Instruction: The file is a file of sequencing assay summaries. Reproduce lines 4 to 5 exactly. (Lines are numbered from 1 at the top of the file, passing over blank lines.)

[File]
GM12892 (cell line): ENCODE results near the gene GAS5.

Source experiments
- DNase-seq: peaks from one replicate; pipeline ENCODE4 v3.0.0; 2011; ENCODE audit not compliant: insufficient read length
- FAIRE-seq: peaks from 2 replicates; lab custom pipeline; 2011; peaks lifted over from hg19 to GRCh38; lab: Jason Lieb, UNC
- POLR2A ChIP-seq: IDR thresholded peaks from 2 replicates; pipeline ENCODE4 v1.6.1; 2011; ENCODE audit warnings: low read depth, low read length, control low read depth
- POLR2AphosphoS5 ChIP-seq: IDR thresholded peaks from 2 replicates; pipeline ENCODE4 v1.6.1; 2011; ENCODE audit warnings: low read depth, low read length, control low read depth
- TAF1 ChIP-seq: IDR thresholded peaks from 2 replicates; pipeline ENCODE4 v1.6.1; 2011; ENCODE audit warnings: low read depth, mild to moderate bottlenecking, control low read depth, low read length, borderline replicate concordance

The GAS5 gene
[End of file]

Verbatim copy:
- FAIRE-seq: peaks from 2 replicates; lab custom pipeline; 2011; peaks lifted over from hg19 to GRCh38; lab: Jason Lieb, UNC
- POLR2A ChIP-seq: IDR thresholded peaks from 2 replicates; pipeline ENCODE4 v1.6.1; 2011; ENCODE audit warnings: low read depth, low read length, control low read depth